If Estonia can do it…

If you follow me on Twitter you may have seen my recent tweet about Tallinn in Estonia. It became the first capital city worldwide to offer free public transport for residents. In the first half of the year, the number of public transport (PT) passengers rose by 10 percent, while car traffic decreased by up to 15 percent. Financially, the measure appears to be paying for itself, because more people have become residents, which involves a one off payment.

Just to lay out the case for rebalancing transport use in heavily car dependent places, here’s a summary table I created a while ago:

Impact on: High car dependency More public and active transport The difference
Energy High Low or none more sustainable outcomes
Emissions High Low or none more sustainable outcomes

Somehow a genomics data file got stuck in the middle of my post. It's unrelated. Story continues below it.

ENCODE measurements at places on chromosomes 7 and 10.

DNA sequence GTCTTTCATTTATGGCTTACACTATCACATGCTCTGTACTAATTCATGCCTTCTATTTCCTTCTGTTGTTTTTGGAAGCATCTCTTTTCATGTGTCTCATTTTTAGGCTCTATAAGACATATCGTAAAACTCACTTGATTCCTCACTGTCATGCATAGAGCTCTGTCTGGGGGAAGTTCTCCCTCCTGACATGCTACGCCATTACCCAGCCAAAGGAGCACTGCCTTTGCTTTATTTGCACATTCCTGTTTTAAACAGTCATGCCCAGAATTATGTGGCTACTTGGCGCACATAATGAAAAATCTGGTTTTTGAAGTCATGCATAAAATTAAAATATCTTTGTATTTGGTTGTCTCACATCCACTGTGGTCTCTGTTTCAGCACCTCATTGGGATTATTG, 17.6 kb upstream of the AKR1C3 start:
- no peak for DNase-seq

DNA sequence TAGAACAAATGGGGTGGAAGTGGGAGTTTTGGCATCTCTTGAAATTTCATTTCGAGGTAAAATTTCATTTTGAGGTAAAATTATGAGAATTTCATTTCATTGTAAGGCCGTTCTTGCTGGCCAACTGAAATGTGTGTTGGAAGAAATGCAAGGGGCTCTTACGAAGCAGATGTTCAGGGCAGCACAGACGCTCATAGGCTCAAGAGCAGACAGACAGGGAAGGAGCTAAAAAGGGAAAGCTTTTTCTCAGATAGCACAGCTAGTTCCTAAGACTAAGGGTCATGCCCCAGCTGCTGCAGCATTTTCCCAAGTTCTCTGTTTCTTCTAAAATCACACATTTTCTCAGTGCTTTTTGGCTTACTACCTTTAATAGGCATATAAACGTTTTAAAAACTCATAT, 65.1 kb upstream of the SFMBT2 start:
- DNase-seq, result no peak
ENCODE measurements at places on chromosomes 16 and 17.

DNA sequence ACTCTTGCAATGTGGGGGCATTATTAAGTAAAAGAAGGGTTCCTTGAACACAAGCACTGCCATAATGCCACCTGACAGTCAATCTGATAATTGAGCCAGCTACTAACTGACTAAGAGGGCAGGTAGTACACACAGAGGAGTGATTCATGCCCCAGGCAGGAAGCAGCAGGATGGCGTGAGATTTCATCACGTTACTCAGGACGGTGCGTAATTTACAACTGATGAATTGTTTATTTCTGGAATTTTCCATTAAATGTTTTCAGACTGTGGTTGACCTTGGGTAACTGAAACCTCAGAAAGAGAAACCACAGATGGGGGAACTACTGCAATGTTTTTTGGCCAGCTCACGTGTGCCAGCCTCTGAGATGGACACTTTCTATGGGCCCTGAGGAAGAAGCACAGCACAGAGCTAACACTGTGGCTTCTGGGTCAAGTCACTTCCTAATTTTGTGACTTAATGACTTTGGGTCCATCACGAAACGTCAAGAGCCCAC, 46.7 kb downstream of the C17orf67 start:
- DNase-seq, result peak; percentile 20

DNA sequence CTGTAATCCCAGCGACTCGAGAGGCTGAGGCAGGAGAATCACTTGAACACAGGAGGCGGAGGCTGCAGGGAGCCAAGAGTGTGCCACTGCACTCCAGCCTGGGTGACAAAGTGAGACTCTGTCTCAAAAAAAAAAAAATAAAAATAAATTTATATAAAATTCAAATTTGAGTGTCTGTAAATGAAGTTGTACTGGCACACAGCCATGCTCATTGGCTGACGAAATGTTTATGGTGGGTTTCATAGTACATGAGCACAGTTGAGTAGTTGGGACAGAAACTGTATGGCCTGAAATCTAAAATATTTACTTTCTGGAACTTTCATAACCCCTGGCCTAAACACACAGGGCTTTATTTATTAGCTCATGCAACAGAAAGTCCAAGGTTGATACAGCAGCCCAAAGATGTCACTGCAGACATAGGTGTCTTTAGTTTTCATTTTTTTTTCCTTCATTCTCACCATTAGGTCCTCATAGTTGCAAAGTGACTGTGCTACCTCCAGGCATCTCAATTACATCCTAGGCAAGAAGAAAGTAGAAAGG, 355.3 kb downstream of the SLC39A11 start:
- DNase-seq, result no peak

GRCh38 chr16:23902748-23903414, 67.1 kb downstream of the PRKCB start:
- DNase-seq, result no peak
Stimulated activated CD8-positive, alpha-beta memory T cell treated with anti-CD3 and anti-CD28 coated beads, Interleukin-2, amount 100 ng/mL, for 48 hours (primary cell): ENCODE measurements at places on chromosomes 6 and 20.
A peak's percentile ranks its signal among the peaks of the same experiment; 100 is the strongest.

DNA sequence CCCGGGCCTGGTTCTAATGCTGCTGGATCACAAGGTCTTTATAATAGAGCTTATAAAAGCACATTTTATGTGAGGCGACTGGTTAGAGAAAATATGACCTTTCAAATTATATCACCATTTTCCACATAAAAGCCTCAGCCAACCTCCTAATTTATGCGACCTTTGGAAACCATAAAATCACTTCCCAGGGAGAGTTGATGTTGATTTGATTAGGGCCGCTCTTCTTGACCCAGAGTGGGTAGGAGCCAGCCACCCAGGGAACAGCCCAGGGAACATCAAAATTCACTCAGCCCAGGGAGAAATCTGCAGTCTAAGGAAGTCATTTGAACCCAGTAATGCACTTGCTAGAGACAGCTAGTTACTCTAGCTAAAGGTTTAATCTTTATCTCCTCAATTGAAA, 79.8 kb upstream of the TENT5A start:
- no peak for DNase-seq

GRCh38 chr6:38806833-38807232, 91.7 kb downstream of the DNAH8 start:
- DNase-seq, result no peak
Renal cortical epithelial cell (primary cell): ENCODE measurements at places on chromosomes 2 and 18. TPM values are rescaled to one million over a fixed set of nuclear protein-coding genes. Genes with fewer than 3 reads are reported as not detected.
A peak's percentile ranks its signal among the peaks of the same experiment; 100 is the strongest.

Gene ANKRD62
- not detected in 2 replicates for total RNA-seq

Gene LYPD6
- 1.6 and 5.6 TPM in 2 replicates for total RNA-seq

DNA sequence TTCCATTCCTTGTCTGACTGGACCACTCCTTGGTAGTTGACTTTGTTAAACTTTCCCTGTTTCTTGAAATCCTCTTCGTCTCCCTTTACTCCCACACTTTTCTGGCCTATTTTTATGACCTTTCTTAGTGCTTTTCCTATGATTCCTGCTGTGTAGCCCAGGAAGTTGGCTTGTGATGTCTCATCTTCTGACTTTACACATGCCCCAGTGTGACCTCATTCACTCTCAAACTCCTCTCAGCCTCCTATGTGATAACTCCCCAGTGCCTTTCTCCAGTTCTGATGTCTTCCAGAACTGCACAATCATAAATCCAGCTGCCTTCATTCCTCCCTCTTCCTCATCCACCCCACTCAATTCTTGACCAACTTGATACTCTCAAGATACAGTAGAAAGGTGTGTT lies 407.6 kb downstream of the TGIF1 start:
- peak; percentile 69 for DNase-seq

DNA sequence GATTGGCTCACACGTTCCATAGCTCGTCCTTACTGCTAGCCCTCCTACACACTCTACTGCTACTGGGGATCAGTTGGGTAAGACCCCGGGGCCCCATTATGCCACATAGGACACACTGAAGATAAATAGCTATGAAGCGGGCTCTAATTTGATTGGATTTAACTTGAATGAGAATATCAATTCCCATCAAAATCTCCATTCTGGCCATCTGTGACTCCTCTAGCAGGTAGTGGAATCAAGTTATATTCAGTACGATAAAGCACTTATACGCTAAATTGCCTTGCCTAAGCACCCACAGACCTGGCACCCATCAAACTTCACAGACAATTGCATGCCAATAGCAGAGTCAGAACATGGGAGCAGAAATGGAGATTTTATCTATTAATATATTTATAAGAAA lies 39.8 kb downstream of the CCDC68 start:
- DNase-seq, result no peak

Land take – how much land you need for transport use High Low more efficient use of urban land
Urban design
  • Housing = “spaghetti” cul-de-sac communities
  • Centres = Shopping malls, big boxes in a sea of car parks
  • “Motordom” = ugly commercial sprawl along major roads
  • Local character often defined by heavy traffic


  • Legible, walkable and flexible, grid based communities
  • Traditional, built to the street, people focussed centres
  • Local character defined by people places and focus on public transport and the pedestrian
  • People focussed urban design outcomes
  • Increased social interaction
  • Increased flexibility for future redevelopment
Equity High household investment in transport (particularly in outer suburbs) More household investment in housing than transport improved social equity
  • More likelihood of being overweight!
  • Air quality impacts = respiratory diseases


Exercise/activity +better air quality improved community health

It makes a lot of sense to shift this balance, so the Tallinn experiment could throw up some interesting ideas. If western cities made public transport free and imposed on residents a one off charge, or maybe a smaller annual one, I wonder whether it would be acceptable to the majority of residents? I’d go for it I think!

Greg Vann
October 2013


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